On "World Day for Laboratory Animals" in 1997, Blakemore's Oxford home was surrounded by 300 chanting activists wearing balaclavas. He chose to try to talk to them about his research which involves experiments on cats. The attempt to communicate did little to deter the extremists. By the end of the 1990s Blakemore was expressing frustration that organisations such as the Medical Research Council were not doing more to protect scientists who, like him, consider vivisection essential to advance the treatment of human ailments.

In May of this year Blakemore, the MRC's critic, was appointed its chief executive. A knighthood usually comes with the job. Last week a leak of the machinations surrounding the honours list revealed that Blakemore would not be getting one. Cabinet Office civil servants, under the guidance of the Cabinet Secretary, Sir Andrew Turnbull, feared that his "controversial" use of vivisection might make an award offensive to the animal rights lobby.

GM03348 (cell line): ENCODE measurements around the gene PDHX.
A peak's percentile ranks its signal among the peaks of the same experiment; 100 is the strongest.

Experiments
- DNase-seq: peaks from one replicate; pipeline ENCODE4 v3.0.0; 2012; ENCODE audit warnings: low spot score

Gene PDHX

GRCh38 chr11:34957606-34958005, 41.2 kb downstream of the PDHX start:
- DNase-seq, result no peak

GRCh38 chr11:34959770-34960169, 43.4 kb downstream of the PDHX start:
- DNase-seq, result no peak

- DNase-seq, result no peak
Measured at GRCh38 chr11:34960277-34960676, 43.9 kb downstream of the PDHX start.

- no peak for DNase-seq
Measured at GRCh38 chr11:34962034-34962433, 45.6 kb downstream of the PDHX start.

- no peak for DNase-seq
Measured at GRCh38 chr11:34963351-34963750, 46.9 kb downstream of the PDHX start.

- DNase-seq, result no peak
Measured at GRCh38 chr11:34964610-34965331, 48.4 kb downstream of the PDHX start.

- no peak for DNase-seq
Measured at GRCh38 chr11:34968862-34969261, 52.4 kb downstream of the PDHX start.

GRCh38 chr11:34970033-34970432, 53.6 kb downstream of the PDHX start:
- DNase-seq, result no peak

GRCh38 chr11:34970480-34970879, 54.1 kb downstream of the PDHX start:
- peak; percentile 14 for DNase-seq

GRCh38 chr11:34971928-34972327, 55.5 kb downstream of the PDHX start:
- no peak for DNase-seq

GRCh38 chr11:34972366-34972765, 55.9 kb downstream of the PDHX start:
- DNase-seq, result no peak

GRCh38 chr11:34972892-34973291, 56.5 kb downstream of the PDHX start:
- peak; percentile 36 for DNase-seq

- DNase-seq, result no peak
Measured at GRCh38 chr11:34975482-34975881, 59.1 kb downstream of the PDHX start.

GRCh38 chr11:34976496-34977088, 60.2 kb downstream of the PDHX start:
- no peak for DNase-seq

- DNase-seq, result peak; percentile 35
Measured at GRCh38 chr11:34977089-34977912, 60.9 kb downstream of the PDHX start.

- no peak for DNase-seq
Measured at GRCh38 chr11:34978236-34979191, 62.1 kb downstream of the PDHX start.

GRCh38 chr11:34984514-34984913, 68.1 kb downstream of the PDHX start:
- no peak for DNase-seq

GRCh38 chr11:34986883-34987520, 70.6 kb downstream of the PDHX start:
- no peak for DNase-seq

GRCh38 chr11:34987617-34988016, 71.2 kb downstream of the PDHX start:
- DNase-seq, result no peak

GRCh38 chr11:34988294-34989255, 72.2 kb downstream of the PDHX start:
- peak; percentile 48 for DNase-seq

Blakemore responded with a furious attack on the Government, suggesting that the decision implied scant support for science and that ministers are supine in the face of activist pressure. Supporters speculated about payback for financial donations to the Labour Party made by animal rights groups before the 1997 election. Blakemore said he was considering resigning from the MRC.

The Labour MP Tam Dalyell, a former frontbench spokesman on science, says, "The last thing on Colin Blakemore's mind is a personal knighthood. Baubles are not his consideration. What is significant is whether the Government is prepared to support scientific work. He wants to know whether he will have the support of ministers in his work at the MRC."